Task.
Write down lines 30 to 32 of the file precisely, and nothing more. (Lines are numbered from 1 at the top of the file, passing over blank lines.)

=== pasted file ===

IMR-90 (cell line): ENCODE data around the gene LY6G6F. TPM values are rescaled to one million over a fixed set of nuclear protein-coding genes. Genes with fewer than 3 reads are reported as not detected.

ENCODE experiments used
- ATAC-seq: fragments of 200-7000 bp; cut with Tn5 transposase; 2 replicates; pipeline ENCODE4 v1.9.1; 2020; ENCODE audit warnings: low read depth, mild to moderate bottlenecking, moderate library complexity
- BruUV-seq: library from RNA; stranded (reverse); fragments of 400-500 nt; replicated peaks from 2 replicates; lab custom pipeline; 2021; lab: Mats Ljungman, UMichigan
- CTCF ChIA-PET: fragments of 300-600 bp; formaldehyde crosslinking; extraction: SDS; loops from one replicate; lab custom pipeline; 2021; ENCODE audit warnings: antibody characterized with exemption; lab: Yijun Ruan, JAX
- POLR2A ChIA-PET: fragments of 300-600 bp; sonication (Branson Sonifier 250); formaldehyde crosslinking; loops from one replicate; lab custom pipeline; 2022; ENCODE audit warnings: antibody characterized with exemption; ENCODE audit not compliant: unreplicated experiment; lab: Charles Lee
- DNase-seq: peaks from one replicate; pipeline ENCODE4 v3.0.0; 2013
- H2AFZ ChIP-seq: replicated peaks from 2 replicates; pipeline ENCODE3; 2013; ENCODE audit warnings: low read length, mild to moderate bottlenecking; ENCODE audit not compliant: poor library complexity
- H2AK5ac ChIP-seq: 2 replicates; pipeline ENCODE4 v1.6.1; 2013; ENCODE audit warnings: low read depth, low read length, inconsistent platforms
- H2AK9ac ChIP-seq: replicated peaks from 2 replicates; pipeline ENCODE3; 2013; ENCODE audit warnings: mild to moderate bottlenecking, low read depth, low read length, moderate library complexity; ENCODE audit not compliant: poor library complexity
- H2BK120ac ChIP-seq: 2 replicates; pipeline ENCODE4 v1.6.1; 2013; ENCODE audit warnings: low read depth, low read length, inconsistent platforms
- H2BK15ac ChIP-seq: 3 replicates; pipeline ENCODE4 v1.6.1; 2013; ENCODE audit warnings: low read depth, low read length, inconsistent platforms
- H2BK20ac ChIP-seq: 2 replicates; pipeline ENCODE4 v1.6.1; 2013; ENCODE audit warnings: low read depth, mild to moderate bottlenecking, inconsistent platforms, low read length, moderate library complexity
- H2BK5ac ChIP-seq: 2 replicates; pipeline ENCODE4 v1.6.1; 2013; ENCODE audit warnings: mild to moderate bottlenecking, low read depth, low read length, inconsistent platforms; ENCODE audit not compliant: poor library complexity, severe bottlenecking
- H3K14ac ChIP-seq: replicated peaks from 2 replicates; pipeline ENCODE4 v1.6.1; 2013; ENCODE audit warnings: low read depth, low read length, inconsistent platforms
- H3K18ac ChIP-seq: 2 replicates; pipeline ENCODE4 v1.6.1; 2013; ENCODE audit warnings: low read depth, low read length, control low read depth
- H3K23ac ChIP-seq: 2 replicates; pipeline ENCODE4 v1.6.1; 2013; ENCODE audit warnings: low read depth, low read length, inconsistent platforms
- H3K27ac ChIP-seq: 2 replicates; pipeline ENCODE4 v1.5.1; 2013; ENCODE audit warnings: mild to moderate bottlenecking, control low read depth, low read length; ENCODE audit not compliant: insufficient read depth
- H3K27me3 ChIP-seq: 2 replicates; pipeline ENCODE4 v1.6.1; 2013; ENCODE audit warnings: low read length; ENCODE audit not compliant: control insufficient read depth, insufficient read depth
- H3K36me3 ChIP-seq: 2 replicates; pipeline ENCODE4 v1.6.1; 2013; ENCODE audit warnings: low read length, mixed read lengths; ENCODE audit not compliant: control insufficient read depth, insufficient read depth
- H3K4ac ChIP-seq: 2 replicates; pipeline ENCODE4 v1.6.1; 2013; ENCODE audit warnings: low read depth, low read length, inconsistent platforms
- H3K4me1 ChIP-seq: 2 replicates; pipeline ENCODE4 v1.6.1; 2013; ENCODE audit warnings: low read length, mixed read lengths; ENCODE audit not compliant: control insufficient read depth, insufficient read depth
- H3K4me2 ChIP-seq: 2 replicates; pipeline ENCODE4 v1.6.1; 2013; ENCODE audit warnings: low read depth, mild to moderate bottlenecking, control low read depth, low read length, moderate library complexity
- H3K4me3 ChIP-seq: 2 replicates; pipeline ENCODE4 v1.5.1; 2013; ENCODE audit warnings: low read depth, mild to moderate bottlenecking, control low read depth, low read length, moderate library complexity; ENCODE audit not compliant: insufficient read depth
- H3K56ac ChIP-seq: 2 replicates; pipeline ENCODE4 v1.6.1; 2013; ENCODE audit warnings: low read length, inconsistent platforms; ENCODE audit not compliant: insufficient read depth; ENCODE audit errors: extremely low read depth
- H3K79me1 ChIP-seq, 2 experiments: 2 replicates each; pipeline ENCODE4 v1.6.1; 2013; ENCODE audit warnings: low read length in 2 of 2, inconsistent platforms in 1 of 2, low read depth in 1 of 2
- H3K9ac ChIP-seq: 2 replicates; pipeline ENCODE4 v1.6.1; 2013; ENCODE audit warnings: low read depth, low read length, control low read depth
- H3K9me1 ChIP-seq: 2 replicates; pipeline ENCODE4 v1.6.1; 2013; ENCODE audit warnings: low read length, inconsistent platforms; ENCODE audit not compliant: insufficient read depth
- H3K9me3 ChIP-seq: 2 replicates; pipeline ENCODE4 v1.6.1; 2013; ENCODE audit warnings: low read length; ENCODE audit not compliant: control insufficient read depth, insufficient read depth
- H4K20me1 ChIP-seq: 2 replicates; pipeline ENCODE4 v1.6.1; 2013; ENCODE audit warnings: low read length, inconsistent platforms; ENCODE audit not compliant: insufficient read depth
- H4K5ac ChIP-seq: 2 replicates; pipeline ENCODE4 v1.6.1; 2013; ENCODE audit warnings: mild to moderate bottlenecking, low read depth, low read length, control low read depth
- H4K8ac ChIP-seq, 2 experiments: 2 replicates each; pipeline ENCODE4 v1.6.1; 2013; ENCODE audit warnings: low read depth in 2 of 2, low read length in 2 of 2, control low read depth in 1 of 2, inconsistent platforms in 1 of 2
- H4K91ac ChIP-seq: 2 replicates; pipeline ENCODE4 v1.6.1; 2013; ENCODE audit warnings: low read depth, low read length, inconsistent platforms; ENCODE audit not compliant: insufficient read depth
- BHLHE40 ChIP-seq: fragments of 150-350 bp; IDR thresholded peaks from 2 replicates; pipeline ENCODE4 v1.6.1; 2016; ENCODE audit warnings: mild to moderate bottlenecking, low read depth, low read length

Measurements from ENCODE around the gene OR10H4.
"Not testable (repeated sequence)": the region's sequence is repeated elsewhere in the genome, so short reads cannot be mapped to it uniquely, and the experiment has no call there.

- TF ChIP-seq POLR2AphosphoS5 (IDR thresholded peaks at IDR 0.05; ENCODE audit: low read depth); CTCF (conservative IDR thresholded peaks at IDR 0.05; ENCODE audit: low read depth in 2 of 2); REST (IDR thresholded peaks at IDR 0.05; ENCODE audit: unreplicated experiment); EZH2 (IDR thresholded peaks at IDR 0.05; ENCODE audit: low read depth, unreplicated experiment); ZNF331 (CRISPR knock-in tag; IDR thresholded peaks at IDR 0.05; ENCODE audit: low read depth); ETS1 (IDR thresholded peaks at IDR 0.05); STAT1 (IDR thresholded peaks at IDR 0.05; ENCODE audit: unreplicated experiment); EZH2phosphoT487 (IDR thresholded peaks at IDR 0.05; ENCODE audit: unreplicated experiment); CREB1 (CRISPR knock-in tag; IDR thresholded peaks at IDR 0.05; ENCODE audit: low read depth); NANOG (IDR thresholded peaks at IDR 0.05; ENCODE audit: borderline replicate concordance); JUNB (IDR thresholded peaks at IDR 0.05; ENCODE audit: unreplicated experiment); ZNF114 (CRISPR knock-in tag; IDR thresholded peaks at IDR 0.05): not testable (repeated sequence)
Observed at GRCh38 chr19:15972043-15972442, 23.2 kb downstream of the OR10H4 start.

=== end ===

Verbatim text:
- H4K20me1 ChIP-seq: 2 replicates; pipeline ENCODE4 v1.6.1; 2013; ENCODE audit warnings: low read length, inconsistent platforms; ENCODE audit not compliant: insufficient read depth
- H4K5ac ChIP-seq: 2 replicates; pipeline ENCODE4 v1.6.1; 2013; ENCODE audit warnings: mild to moderate bottlenecking, low read depth, low read length, control low read depth
- H4K8ac ChIP-seq, 2 experiments: 2 replicates each; pipeline ENCODE4 v1.6.1; 2013; ENCODE audit warnings: low read depth in 2 of 2, low read length in 2 of 2, control low read depth in 1 of 2, inconsistent platforms in 1 of 2